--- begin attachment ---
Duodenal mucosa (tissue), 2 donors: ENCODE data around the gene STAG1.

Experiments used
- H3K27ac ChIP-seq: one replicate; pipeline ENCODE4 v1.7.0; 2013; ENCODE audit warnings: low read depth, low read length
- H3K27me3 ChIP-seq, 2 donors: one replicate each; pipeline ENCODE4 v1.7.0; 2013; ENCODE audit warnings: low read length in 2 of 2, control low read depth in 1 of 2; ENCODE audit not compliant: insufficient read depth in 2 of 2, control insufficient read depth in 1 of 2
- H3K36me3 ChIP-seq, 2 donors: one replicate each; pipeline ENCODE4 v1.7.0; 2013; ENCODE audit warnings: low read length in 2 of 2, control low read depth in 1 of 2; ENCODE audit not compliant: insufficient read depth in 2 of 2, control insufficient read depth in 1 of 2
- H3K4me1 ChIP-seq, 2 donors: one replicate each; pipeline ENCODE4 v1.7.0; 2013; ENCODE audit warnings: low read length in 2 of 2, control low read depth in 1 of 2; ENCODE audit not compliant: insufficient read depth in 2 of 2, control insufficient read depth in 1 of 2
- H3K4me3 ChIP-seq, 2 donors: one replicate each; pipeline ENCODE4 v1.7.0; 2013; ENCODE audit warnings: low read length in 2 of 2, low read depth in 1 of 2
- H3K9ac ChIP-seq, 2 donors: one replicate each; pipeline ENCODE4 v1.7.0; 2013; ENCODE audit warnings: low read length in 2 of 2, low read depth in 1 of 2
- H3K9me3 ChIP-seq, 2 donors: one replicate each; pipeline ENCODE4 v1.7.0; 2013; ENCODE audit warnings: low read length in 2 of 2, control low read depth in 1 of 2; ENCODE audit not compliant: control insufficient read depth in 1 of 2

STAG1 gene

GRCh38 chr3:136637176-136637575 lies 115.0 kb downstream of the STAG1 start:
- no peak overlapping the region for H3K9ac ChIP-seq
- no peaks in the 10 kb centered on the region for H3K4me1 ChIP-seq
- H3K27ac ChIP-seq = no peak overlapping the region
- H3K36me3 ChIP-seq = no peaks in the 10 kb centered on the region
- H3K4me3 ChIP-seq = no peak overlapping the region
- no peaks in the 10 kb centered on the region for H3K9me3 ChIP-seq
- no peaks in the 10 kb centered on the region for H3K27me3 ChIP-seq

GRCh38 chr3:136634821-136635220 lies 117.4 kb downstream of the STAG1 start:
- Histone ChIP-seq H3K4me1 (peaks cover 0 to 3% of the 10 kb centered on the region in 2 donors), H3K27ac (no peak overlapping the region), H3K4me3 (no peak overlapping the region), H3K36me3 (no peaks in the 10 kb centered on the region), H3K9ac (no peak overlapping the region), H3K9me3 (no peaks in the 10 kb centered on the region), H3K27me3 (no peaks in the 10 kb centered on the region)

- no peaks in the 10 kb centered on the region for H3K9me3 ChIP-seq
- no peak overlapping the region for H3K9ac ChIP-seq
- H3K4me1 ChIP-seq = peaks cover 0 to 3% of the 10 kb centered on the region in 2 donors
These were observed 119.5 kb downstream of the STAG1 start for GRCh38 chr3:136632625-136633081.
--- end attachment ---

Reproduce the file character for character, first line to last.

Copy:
Duodenal mucosa (tissue), 2 donors: ENCODE data around the gene STAG1.

Experiments used
- H3K27ac ChIP-seq: one replicate; pipeline ENCODE4 v1.7.0; 2013; ENCODE audit warnings: low read depth, low read length
- H3K27me3 ChIP-seq, 2 donors: one replicate each; pipeline ENCODE4 v1.7.0; 2013; ENCODE audit warnings: low read length in 2 of 2, control low read depth in 1 of 2; ENCODE audit not compliant: insufficient read depth in 2 of 2, control insufficient read depth in 1 of 2
- H3K36me3 ChIP-seq, 2 donors: one replicate each; pipeline ENCODE4 v1.7.0; 2013; ENCODE audit warnings: low read length in 2 of 2, control low read depth in 1 of 2; ENCODE audit not compliant: insufficient read depth in 2 of 2, control insufficient read depth in 1 of 2
- H3K4me1 ChIP-seq, 2 donors: one replicate each; pipeline ENCODE4 v1.7.0; 2013; ENCODE audit warnings: low read length in 2 of 2, control low read depth in 1 of 2; ENCODE audit not compliant: insufficient read depth in 2 of 2, control insufficient read depth in 1 of 2
- H3K4me3 ChIP-seq, 2 donors: one replicate each; pipeline ENCODE4 v1.7.0; 2013; ENCODE audit warnings: low read length in 2 of 2, low read depth in 1 of 2
- H3K9ac ChIP-seq, 2 donors: one replicate each; pipeline ENCODE4 v1.7.0; 2013; ENCODE audit warnings: low read length in 2 of 2, low read depth in 1 of 2
- H3K9me3 ChIP-seq, 2 donors: one replicate each; pipeline ENCODE4 v1.7.0; 2013; ENCODE audit warnings: low read length in 2 of 2, control low read depth in 1 of 2; ENCODE audit not compliant: control insufficient read depth in 1 of 2

STAG1 gene

GRCh38 chr3:136637176-136637575 lies 115.0 kb downstream of the STAG1 start:
- no peak overlapping the region for H3K9ac ChIP-seq
- no peaks in the 10 kb centered on the region for H3K4me1 ChIP-seq
- H3K27ac ChIP-seq = no peak overlapping the region
- H3K36me3 ChIP-seq = no peaks in the 10 kb centered on the region
- H3K4me3 ChIP-seq = no peak overlapping the region
- no peaks in the 10 kb centered on the region for H3K9me3 ChIP-seq
- no peaks in the 10 kb centered on the region for H3K27me3 ChIP-seq

GRCh38 chr3:136634821-136635220 lies 117.4 kb downstream of the STAG1 start:
- Histone ChIP-seq H3K4me1 (peaks cover 0 to 3% of the 10 kb centered on the region in 2 donors), H3K27ac (no peak overlapping the region), H3K4me3 (no peak overlapping the region), H3K36me3 (no peaks in the 10 kb centered on the region), H3K9ac (no peak overlapping the region), H3K9me3 (no peaks in the 10 kb centered on the region), H3K27me3 (no peaks in the 10 kb centered on the region)

- no peaks in the 10 kb centered on the region for H3K9me3 ChIP-seq
- no peak overlapping the region for H3K9ac ChIP-seq
- H3K4me1 ChIP-seq = peaks cover 0 to 3% of the 10 kb centered on the region in 2 donors
These were observed 119.5 kb downstream of the STAG1 start for GRCh38 chr3:136632625-136633081.